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Why One Wisconsin Elector Felt A Wave Of Emotions Casting His Vote For Biden-Harris

Gov. Tony Evers chaired Wisconsin's 2020 Presidential Electoral Meeting Monday at the Capitol.

Wisconsin along with each other state took a giant step in the presidential election process Monday. The state’s electors were among those nationwide casting ballots for President-Elect Joe Biden.

Wisconsin’s ten electors — one for each of the eight House seats and two U.S. Senate districts — convened or rather scattered throughout Gov. Tony Evers’ office, distanced and masked.

Evers was ceremoniously voted in to chair the proceedings by Ben Wikler, chair of Wisconsin’s Democratic Party. “Gov. Tony Evers will now serve as chairperson of the Electoral College and Lt. Mandela Barnes will serve as secretary,” said Wikler.

The room fell to a hush as electors pulled out pens and opened packets. After only 10 minutes, Evers read the result.

“It is my distinct pleasure to announce that Wisconsin casts its ten electoral votes for President of the United States of America to Joseph R. Biden, Jr.; and for Vice President of the United States of America ten electoral votes also for Kamala D. Harris,” proclaimed Evers. “We made it.”

Electors then signed a series of certificates — some bound for Congress — to verify the results.

Elector Khary Penebaker of Hartland said he almost lost track of the number. "I want to say I signed like 25 times or something like that, give take,” he said.

Credit Susan Bence / WUWM
Elector for 5th Congressional District Khary Penebaker took a bit of time to reflect about the experience Monday.

An hour after the vote, Penebaker sat in his car, still processing something few people experience.

"Someone asked me 'Was being an elector a dream come true?' I don’t know who dreams of being an elector, right? I didn’t grow up saying I want to be an elector when I grow up,” said Penebaker. “But once that process starts though, it takes on a very special kind of meaning, it is more impactful. I think I see the world differently than when I walked into this building a few hours ago."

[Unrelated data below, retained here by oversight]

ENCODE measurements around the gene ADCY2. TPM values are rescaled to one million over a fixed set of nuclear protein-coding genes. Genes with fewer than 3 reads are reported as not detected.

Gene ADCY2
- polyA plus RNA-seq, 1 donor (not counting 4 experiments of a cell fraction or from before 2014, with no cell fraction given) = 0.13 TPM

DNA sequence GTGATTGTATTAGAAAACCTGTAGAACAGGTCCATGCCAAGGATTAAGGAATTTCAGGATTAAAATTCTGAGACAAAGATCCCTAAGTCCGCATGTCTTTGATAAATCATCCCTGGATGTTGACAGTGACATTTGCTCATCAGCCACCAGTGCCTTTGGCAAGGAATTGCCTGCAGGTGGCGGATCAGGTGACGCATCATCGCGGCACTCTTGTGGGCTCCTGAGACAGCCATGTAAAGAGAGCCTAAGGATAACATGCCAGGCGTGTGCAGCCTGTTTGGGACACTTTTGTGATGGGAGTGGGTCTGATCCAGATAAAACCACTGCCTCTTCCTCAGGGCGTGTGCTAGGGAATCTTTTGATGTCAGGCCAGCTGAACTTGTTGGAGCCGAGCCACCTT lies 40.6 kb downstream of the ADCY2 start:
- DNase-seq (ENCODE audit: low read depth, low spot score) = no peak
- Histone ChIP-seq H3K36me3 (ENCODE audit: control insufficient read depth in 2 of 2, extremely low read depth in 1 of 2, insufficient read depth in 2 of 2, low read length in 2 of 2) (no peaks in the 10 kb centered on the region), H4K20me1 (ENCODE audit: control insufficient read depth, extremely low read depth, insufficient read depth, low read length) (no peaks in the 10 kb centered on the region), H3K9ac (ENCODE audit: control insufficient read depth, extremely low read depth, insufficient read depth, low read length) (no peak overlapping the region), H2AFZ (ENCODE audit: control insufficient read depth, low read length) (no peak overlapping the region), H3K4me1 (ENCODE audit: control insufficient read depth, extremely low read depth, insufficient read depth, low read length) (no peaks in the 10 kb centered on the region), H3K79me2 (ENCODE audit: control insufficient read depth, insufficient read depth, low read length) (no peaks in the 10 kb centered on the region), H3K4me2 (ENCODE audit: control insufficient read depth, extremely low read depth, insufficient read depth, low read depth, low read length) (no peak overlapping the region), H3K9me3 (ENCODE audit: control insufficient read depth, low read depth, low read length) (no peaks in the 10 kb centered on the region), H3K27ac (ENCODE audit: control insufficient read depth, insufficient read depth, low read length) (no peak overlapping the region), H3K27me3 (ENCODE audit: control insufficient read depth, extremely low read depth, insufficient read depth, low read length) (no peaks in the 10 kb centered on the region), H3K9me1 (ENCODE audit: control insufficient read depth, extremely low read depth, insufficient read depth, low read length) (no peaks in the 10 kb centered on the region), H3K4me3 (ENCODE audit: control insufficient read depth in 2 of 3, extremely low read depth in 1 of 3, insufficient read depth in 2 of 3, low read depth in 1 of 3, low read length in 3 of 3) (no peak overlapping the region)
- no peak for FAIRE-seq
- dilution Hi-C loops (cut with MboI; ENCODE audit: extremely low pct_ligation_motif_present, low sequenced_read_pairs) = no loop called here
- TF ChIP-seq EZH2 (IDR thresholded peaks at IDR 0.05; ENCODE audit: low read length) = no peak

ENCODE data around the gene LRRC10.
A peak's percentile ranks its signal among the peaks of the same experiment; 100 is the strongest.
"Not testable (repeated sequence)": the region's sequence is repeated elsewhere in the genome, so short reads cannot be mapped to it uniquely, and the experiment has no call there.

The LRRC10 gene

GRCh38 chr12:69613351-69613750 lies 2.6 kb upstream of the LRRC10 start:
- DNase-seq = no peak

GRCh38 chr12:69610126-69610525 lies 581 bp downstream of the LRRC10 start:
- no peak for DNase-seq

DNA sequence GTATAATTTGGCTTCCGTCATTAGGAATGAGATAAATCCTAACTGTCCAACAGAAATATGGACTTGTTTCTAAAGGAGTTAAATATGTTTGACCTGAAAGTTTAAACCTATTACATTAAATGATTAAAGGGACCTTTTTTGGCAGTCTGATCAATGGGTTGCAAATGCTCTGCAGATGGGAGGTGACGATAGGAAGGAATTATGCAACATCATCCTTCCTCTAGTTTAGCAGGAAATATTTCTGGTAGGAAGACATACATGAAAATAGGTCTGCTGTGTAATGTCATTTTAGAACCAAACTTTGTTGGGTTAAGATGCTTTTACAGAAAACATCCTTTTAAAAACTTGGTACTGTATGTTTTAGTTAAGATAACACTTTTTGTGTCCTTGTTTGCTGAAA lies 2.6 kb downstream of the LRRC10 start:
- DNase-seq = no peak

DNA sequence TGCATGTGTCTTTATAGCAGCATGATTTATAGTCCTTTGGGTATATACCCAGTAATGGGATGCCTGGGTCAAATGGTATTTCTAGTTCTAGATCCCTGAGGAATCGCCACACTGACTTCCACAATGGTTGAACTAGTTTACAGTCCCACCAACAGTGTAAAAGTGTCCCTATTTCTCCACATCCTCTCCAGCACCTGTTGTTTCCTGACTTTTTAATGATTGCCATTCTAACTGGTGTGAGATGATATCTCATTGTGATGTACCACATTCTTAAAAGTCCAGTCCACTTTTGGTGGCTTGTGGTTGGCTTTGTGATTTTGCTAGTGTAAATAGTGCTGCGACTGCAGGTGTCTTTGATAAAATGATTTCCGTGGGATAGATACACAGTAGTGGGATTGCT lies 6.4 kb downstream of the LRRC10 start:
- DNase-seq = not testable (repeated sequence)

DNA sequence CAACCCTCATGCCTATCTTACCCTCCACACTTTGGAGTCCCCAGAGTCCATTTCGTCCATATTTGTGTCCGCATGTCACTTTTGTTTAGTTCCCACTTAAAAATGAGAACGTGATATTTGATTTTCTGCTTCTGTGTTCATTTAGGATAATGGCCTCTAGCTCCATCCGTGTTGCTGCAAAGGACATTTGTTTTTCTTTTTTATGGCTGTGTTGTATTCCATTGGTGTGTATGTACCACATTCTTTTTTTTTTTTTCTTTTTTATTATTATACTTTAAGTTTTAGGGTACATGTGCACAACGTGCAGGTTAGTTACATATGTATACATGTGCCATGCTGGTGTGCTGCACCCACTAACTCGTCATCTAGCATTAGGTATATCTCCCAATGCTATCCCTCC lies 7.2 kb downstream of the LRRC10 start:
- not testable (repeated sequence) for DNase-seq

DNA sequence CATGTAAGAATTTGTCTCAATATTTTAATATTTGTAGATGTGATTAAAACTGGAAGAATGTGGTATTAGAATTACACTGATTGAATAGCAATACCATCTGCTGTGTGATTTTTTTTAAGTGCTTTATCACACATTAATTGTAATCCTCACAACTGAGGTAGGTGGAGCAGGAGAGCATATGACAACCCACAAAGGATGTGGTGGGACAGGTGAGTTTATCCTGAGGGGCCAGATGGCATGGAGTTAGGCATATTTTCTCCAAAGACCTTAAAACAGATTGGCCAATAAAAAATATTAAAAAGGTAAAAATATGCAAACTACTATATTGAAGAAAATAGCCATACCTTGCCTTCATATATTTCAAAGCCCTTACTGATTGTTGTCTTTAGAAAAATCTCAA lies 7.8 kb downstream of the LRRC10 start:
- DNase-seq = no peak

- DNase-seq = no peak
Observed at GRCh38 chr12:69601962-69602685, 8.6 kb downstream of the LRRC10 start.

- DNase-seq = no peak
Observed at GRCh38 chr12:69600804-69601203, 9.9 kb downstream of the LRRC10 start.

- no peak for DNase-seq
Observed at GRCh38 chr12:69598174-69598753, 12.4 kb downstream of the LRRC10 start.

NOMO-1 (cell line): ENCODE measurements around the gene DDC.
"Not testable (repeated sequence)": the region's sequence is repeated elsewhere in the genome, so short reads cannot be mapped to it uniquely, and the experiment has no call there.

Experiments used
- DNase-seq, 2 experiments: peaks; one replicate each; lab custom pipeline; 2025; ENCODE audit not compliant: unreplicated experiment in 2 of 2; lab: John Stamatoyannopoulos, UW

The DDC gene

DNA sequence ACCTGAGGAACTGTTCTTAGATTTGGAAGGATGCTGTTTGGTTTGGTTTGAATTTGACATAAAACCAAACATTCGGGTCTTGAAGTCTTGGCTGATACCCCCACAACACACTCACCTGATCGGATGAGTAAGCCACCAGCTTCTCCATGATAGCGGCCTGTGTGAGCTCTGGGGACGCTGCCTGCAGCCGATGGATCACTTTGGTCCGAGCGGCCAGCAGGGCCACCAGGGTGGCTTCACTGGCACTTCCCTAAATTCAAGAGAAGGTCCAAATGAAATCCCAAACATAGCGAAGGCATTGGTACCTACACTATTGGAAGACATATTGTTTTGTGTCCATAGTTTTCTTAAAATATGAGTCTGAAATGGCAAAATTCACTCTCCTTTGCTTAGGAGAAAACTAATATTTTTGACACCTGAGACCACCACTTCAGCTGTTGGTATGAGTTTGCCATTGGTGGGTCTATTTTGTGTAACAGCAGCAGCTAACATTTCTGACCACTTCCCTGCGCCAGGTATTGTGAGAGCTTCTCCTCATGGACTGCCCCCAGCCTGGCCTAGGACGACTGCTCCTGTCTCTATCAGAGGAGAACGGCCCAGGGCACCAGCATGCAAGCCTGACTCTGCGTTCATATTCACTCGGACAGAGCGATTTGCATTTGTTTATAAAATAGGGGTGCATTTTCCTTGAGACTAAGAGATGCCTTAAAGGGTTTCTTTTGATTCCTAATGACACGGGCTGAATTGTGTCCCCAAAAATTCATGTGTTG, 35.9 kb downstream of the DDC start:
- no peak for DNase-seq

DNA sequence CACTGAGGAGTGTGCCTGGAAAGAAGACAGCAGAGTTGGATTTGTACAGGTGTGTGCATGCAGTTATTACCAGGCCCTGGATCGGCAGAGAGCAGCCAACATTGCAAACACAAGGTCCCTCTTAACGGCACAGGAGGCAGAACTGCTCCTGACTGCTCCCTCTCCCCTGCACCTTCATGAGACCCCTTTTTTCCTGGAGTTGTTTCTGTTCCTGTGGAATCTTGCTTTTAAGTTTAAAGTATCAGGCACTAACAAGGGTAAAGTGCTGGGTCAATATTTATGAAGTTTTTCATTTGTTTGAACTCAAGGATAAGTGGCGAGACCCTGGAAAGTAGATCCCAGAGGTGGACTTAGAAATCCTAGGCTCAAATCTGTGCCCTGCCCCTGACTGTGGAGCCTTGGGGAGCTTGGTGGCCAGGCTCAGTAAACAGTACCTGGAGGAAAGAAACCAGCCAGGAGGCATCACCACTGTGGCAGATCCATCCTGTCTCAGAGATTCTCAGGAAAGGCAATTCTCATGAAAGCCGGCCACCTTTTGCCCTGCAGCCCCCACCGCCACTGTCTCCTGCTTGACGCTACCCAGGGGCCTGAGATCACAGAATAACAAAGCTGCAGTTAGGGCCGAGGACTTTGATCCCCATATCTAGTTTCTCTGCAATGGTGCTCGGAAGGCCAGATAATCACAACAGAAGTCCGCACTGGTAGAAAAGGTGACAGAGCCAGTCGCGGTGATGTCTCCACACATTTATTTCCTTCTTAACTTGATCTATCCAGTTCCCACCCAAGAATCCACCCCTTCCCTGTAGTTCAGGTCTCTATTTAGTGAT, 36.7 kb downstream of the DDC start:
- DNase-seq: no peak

This is Penebaker’s second stint as elector. “I was an elector in 2016 for Hilary but did not obviously get a chance to cast that vote,” he said.

This October, Penebaker was tapped again by the state Democratic chair. 

The ten electors were briefed and rebriefed in preparation of Monday’s proceedings. They would be completing two separate ballots, one for president and another for vice president.

Penebaker, who is Black, admits to a wave of unanticipated emotion when opening his packet and seeing Kamala Harris’ name.

He said his two young daughters sprang to mind. “I’m just staring at it and I just had the pure raw emotion of celebrating, wanting a person of color in such a powerful position and thinking again, what it meant for my two daughters and other girls of color,” he explained.

"I'm never going to forget that moment — when I saw Kamala Harris' name on that ballot. I lack the words to describe how awesome that feels." - Khary Penebaker

Penebaker spontaneously drew a heart on the ballot. “Then I thought, okay, I don’t know how they’re going to count these and if there are some regulations on how you fill in that square,” he said.

So he quickly marked an x in that square. Penebaker said he remains awestruck.

“I’m never going to forget that moment — when I saw Kamala Harris’ name on that ballot," he said. "I lack the words to describe how awesome that feels."

Prior to the electors’ vote, the state Supreme Court rejected President Donald Trump’s lawsuit challenging the outcome of the election. It was the latest ruling not to go in Trump’s favor.

But state Republicans refused to give up the fight. GOP electors met Monday to cast ballots for Trump.

State Republican Party Chairman Andrew Hitt said the move preserved the GOP’s “role in the electoral process with the final outcome still pending in the court.”

Susan is WUWM's environmental reporter.
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